Japan warned China as naval vessel neared Senkakus, sources say

Kyodo

Japan warned Beijing of consequences if a Chinese naval vessel near the disputed Senkaku Islands in the East China Sea intruded into Japanese territorial waters there this month, government sources said Saturday.

The warning, conveyed by then Vice Foreign Minister Akitaka Saiki to Chinese Ambassador Cheng Yonghua early on June 9, is thought to have related to the possible mobilization of Maritime Self-Defense Force vessels for maritime security operations.

Such operations can be ordered by the defense minister to respond to situations deemed difficult for the Japan Coast Guard to cope with. The use of arms is permitted, although conditionally.

Saiki had consulted with Foreign Minister Fumio Kishida on the matter before relaying the warning to Beijing, they said.

Under a package of security-related laws enacted last September, the Cabinet is allowed to approve the dispatch of the Self-Defense Forces by phone to speed up the response to “gray zone” incidents that stop short of military attacks on Japan.

Maritime security operations can therefore be ordered and approved immediately after a foreign vessel is confirmed to have entered Japanese territorial waters in a manner that does not constitute innocent passage as admitted by international law.

Such operations have been ordered three times in the past, including in November 2004, when a Chinese nuclear-powered sub intruded into Japanese territorial waters around the Sakishima Islands in Okinawa Prefecture. The submarine had left the territorial waters by the time the order for the operation was issued.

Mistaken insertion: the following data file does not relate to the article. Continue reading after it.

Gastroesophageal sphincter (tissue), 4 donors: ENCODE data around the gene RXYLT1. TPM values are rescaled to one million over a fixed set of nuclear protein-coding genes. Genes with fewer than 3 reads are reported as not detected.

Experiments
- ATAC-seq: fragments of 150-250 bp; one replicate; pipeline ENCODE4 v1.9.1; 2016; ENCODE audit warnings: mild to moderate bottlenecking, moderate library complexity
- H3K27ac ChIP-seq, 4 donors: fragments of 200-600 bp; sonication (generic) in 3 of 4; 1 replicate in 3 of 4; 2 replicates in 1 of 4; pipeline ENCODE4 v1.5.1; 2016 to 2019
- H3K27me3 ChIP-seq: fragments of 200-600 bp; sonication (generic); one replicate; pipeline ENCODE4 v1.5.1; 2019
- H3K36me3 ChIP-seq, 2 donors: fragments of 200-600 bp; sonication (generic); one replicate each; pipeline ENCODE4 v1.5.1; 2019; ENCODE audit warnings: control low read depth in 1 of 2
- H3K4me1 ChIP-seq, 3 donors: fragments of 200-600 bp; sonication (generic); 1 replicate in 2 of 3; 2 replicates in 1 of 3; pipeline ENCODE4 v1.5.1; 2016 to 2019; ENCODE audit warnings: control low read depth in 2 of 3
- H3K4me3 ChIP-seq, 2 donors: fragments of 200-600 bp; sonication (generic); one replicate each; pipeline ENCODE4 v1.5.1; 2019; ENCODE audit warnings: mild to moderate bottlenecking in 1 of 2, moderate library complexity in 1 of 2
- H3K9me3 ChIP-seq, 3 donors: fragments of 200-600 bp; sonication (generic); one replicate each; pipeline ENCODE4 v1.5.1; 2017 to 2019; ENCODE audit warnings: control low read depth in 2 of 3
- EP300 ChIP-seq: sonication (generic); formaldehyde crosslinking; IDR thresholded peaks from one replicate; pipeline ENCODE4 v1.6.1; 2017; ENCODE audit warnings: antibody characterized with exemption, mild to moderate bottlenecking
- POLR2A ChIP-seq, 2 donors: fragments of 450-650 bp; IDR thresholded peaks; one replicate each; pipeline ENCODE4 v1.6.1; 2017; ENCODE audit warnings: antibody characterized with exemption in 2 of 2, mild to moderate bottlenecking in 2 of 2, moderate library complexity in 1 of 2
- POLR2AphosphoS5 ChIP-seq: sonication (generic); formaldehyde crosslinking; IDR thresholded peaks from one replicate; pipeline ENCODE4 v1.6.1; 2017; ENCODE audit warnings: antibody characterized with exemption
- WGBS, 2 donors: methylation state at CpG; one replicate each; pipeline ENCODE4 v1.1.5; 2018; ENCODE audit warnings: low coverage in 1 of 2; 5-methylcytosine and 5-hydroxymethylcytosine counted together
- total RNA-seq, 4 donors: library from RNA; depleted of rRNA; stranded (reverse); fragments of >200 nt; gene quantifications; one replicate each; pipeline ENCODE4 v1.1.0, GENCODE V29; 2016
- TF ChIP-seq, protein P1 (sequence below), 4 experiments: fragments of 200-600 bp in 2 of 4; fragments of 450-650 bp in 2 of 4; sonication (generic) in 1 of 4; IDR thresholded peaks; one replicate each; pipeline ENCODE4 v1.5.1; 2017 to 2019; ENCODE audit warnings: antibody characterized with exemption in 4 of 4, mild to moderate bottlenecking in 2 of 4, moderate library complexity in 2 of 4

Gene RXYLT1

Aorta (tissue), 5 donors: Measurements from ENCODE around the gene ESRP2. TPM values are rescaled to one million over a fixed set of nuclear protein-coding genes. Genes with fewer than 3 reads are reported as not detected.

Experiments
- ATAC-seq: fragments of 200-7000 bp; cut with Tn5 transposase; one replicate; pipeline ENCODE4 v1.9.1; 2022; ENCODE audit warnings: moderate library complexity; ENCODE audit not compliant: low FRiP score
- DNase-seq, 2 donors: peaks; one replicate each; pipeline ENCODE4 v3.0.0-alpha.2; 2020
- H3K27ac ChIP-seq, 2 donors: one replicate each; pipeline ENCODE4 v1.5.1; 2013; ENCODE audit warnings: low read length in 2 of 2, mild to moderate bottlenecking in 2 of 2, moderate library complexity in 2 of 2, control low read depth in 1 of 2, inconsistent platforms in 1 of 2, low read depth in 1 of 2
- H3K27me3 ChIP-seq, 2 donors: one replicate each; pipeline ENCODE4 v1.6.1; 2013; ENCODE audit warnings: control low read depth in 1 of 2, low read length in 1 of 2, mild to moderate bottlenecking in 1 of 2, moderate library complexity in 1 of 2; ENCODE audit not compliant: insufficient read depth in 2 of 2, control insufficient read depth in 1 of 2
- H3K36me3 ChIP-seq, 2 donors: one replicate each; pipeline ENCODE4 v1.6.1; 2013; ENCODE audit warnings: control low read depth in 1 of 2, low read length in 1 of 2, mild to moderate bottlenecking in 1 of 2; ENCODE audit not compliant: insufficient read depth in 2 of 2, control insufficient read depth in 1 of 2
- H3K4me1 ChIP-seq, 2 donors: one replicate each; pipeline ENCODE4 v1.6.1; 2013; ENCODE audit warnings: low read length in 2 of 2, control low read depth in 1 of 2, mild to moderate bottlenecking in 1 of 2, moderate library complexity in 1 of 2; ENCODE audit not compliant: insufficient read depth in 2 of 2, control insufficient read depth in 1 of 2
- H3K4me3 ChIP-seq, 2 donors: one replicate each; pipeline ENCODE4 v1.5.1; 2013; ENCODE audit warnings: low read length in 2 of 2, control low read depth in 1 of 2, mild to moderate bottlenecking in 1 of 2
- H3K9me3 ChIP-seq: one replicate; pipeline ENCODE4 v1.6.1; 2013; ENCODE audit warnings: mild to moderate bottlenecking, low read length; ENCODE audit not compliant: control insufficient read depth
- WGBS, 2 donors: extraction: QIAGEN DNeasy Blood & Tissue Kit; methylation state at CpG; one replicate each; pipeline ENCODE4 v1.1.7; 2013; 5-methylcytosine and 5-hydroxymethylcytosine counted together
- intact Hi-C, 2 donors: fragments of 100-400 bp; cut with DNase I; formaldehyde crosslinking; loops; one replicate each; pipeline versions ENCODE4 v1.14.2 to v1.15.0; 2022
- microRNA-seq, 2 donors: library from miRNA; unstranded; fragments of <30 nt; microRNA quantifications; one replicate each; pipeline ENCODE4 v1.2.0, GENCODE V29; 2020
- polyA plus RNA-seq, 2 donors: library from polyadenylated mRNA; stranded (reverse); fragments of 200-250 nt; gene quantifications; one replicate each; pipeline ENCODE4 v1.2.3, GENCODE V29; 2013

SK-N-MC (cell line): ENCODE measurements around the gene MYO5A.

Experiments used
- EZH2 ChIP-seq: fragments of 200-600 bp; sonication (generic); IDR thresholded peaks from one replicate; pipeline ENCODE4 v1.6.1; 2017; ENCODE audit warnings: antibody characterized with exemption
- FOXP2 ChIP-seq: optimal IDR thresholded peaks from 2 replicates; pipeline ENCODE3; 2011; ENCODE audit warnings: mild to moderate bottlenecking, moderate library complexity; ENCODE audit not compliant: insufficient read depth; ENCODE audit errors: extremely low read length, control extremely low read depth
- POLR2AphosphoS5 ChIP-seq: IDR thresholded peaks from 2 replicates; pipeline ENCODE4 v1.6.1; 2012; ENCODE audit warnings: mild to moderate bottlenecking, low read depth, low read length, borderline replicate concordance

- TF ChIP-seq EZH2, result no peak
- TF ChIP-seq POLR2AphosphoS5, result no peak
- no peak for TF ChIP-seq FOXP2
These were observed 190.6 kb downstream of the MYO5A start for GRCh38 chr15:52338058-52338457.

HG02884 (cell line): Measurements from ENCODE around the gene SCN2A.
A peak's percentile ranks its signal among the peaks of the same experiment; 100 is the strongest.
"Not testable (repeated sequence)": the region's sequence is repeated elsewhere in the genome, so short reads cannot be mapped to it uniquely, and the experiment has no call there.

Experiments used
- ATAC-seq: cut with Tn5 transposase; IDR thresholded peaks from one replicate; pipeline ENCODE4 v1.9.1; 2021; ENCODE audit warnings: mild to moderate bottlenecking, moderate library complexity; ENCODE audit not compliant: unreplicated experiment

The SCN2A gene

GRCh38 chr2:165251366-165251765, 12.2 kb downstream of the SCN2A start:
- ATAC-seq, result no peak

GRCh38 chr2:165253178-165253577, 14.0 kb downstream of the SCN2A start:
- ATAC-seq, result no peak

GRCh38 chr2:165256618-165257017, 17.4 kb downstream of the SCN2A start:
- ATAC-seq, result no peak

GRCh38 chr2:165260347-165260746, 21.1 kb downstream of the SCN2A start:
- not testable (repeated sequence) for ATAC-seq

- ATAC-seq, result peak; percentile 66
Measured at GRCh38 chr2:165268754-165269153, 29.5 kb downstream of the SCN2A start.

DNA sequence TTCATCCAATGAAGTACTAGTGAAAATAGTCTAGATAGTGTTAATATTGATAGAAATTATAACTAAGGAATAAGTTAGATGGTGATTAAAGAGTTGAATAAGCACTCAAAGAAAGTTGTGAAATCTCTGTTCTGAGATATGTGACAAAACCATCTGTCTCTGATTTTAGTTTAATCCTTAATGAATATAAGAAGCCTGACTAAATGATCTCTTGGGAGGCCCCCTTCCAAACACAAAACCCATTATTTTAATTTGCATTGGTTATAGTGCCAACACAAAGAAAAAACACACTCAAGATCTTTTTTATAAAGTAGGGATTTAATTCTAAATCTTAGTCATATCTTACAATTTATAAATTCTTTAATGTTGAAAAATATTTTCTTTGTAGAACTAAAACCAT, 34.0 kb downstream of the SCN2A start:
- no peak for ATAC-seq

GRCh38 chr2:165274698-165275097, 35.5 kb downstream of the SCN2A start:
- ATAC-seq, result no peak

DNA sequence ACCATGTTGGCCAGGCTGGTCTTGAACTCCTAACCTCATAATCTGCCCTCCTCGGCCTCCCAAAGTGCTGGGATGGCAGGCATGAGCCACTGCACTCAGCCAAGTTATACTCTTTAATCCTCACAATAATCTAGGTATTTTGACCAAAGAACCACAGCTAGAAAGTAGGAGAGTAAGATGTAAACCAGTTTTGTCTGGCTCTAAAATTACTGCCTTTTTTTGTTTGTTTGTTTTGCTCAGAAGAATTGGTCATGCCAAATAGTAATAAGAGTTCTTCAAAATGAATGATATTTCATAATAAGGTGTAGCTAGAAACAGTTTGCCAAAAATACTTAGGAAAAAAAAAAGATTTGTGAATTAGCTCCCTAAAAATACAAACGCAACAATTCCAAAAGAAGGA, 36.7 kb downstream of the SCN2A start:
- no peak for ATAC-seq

Around 2 a.m. on June 9, Saiki summoned Cheng to the Foreign Ministry after a Chinese frigate entered a contiguous zone just outside Japanese territorial waters near the Senkakus, a Japanese-controlled uninhabited group of islets, for the first time ever.

According to the sources, Saiki strongly protested the incident and urged immediate withdrawal of the vessel from the zone, telling Cheng that Tokyo would not let Beijing have its way and would “take necessary action” if the ship intruded into Japanese territorial waters.

In response, the Chinese ambassador said he would convey Japan’s message to Beijing urgently. The vessel left the zone at about 3:10 a.m. Thursday.

The Defense Ministry had notified the Foreign Ministry around 10 p.m. the previous day that a Chinese frigate was approaching a contiguous zone near the Senkakus.

The Foreign Ministry then warned China about the ship’s sailing through diplomatic routes several times. An MSDF destroyer dispatched for surveillance activity also repeatedly sent a warning by radio.